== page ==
Geoffrey Godbey • Speaker and Consultant • 814-237-2575 •


Some of my poems appeared previously in Eleven, The Nation, Malahat Review, Westigan Review, Pembroke Magazine, Pivot, Northwest Review, Congress II—re-printed in Zero Makes Me Hungry—A Collection of Poems for Today. New York: Scott Foresman, 1976, Reflections, New York: Scott Foresman, 1983, Remove the Blindfold: Book 2. Toronto: Oxford University Press, Canada. 1987, State College Magazine, The Little Magazine, The Small Pond, The World and I, Twelve Festival Poets—1968—1978, edited by Deborah Austin, Jack McManis, and Sandra Nestlerode. State College, PA: Central Pennsylvania Festival of the Arts, 1978.

The Same Old Thing

Birds know what to do
in autumn.

They flock, fly blind
till some old message
directs their longing.

But we stay here

mist coming off the mountain

the bash and plunge of football

schools opening for the restless

the thin light
suddenly telling me
what I asked about
as a little boy.

Six Questions for Snowflakes

From whose dreaming fingertips
did you drop?

Are you leaving home with strangers
or arriving home with blind friends?

Have you finished speaking
or not yet begun?

If you land in the river
will you fall asleep or awaken?

If you land on the ground
will you disappear or get bigger?

When I let go as you have
through whose kingdom will I fall?


When you began in me
you would not wait for me
or speak of suitable arrangements.

I tried to give you away.

I tried to teach you manners.

I tried to be your ancestor.

I dressed you up
and took you places
you never asked to go.

You vanished like a cat.

But sometimes now
in this house
when I hear the whir
of my sleeping daughters,
my wife plunging
in her far blue ocean,
you enter again . . .

Rib in the
ghost of intention

Small star come home
to its dark face.

Wind Shadow

If the wind had a shadow
it would be a lost dancer

and trees would long
to have its cover

recognizing a stranger
who had always been

what they
were reaching for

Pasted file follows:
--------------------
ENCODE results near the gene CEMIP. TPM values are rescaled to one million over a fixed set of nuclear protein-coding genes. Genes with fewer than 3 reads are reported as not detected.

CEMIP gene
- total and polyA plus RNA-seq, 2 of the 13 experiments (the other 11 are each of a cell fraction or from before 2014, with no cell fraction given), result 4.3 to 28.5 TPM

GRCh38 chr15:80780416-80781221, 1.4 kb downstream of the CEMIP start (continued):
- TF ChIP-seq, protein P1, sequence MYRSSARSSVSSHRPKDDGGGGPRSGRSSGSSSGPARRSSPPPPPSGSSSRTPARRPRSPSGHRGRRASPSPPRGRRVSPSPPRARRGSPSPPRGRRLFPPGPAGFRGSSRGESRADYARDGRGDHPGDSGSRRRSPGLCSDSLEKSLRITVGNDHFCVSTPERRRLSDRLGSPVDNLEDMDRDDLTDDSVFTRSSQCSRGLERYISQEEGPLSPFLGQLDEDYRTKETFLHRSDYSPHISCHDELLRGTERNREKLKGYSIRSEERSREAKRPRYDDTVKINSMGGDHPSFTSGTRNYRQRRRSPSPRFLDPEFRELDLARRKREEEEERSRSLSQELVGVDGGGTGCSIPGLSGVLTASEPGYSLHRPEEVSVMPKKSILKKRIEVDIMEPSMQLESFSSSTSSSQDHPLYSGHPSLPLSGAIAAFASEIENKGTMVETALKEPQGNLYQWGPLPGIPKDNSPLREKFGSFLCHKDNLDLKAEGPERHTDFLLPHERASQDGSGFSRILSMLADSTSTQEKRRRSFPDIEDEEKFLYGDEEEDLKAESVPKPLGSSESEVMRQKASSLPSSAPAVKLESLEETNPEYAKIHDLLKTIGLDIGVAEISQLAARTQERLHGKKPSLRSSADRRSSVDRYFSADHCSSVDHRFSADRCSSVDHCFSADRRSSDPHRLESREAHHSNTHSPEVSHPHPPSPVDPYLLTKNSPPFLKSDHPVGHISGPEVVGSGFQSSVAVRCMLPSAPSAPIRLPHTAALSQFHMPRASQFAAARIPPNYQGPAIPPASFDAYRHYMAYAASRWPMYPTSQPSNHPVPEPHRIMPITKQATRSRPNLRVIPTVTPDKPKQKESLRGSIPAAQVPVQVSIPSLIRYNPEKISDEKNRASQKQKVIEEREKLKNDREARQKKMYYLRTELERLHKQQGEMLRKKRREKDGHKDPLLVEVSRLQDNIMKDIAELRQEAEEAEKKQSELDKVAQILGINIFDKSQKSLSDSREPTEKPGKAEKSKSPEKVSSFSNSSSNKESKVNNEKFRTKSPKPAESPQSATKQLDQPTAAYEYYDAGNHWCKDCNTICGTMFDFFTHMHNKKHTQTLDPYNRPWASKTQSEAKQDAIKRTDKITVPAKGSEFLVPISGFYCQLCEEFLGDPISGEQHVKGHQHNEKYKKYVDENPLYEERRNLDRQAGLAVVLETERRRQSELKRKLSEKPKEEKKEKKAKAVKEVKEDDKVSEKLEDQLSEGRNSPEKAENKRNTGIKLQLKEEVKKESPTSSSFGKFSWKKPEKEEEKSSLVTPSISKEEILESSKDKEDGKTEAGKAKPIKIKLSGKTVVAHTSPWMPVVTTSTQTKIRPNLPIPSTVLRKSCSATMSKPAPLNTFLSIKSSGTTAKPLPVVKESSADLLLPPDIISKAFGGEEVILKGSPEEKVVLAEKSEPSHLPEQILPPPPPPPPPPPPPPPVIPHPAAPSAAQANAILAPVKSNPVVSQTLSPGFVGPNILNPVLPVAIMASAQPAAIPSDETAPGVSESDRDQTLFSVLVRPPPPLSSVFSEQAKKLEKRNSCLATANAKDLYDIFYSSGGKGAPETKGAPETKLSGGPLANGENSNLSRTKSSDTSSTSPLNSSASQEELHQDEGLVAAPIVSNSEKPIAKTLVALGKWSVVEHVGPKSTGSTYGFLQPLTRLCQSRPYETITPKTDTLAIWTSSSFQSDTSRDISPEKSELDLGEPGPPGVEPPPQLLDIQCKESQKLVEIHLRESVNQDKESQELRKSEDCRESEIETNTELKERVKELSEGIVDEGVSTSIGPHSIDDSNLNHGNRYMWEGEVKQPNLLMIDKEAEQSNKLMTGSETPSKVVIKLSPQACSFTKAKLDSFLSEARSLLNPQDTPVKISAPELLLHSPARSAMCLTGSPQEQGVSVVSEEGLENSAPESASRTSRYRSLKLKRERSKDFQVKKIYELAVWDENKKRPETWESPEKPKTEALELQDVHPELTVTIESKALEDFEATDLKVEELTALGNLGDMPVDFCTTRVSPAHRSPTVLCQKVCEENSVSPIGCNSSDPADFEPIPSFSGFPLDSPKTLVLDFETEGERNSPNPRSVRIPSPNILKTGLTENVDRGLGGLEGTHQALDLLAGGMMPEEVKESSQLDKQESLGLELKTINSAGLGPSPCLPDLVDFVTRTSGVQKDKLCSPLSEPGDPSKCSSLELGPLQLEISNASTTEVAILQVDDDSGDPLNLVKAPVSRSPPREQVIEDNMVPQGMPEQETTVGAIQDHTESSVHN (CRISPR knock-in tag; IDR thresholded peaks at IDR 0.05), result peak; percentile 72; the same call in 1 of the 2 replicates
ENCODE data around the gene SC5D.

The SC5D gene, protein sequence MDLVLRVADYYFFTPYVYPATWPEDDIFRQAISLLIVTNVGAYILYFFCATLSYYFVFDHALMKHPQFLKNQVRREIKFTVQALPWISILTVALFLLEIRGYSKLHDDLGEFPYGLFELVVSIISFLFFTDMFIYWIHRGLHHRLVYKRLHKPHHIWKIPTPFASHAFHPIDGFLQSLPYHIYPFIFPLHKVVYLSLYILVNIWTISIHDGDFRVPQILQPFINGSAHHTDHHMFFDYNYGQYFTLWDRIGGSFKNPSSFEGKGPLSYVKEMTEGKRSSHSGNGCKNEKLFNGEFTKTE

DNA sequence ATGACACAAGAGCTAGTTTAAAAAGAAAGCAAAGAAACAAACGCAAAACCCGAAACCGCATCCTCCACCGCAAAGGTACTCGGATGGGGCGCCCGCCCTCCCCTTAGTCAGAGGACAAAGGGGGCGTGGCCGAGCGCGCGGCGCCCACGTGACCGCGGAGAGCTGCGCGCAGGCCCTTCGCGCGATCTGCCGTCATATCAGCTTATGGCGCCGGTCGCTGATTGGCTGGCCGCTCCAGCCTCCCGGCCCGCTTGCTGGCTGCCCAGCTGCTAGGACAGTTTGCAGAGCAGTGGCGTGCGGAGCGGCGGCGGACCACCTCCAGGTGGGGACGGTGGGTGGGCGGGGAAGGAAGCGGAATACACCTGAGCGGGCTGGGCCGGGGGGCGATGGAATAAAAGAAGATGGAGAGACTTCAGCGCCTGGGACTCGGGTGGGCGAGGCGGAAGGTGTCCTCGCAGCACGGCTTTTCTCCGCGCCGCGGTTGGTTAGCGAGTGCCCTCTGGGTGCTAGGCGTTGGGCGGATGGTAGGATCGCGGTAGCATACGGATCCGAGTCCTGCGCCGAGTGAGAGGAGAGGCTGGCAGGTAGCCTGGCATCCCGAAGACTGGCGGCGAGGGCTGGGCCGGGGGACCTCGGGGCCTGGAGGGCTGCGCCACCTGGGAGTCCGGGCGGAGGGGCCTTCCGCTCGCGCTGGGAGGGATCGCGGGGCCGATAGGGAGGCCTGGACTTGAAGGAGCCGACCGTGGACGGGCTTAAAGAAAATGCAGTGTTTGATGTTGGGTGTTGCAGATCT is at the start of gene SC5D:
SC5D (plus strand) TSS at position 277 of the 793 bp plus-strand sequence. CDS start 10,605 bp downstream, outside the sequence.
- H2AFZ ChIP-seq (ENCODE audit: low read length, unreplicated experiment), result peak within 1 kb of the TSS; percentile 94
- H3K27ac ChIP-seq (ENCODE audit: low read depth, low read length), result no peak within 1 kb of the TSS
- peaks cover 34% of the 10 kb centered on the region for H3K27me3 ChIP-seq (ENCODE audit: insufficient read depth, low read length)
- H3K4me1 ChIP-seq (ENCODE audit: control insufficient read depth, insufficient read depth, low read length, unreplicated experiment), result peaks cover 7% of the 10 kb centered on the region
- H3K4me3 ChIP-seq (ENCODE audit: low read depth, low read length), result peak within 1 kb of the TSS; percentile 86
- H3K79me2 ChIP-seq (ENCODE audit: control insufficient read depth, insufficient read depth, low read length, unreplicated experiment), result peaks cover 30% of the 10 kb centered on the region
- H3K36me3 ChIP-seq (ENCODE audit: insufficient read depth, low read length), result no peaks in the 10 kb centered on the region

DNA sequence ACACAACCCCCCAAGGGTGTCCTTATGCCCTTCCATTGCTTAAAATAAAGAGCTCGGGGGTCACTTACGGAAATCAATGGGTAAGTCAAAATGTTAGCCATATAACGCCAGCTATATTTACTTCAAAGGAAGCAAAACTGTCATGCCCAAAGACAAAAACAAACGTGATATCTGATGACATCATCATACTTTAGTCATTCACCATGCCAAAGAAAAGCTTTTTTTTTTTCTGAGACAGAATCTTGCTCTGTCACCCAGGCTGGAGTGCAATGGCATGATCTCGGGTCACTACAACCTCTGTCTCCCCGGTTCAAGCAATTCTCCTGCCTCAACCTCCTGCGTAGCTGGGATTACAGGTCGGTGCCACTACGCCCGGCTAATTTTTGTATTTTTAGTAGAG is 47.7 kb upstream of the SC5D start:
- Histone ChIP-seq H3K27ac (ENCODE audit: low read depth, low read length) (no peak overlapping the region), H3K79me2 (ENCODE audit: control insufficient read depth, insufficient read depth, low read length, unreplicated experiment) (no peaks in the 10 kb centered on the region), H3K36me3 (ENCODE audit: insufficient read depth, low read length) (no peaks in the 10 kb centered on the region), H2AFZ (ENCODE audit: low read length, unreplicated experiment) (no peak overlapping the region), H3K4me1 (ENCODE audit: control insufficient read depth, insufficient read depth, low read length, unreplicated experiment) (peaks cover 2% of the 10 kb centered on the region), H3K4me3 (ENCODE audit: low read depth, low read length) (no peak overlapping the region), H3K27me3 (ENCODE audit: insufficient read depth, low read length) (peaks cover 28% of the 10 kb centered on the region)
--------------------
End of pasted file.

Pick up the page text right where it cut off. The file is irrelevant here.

but the wind’s shadow
would of course

have only one word

and that word
(being mostly breath

and shared life)
would still give comfort

when the trees considered
their long time alone

their long memory
and how many times

they had said goodbye
to the light

At Some Point—My Daddy

At some point you will
want credit for what
has happened to you
but what has happened
is a child
sliding down the chute,
letting go at first,
letting go at last,
hanging on in between.

The willow tree tells you
there is no accounting
for the years that were
tossed in its branches.

April’s last snow
blows off the pines
into already green grass
not knowing about dying

there is only traveling.

When you find home
you understand your death.

I have a home.

My Daddy had a home,
farm home
he carried in him all his life.
Lived stunned and kind and angry
Kentucky poor with his withered leg
and Harvard
and his loving mother,
haughty father
who blew pipe smoke
at him to hide
the imperfection.
And Mr. Miller,
the black man who
gave him the wisdom
that comes from the
leap over despair
when you see that
the morning in June
is still given to you.

All he did for us,
playing catch on the grassy knoll,
comforting me when,
as a five year old,
I crapped my pants
roaming in the back yard.

It happens, he told me,
to the best of us.

Listening when I spoke.

And I could hear my Daddy,
poor listener that I am.

He could ask questions to guide you.

He knew I would be alone
as he lived in that aloneness
past the comfort of people.

Still, he could kiss a stranger,
help students who came
from unknown places,
as he understood
and was one.

He could,
just past dusk,
put up a for sale sign
on our jerk neighbor’s lawn.

Wherever there were words
he read,
seeing a way in them.
Chose them like a lover.
Could hear every error
of grammar, syntax,
and intent.

He loved to ask
what if, what if,
the crazy possibility of
dignity for everyone.

My Daddy’s poetry was
mostly hidden but he
got drunk with Robert Frost
one night and held his own.

He held his own
and I, even I, and
Gerald, Nella, Galen
were his own.

My Daddy, when
long in the tooth,
said death was just
another place
to rest
and then he went
that somewhere
in his sleep.
His own bed.
His own house.
My care taking Mom
phoning me about his death
with little emotion.

He could never be led
though she would lead him.

She was too early for him,
he was too late for her,
but still they laughed together
so often
and my Mother
incessantly analyzed
our every thought
and action,
pushing her life
through ours,
strapping the backpack
of her dreams on us.

My Daddy was an innocent
gardener of life.

Now, two years hence,
the bean and tomato plants
jump toward the light
from insignificant seeds
and my Daddy
oh my dearest Daddy
is in those seeds
and I will always
plant his memory
back into the green garden
of the living.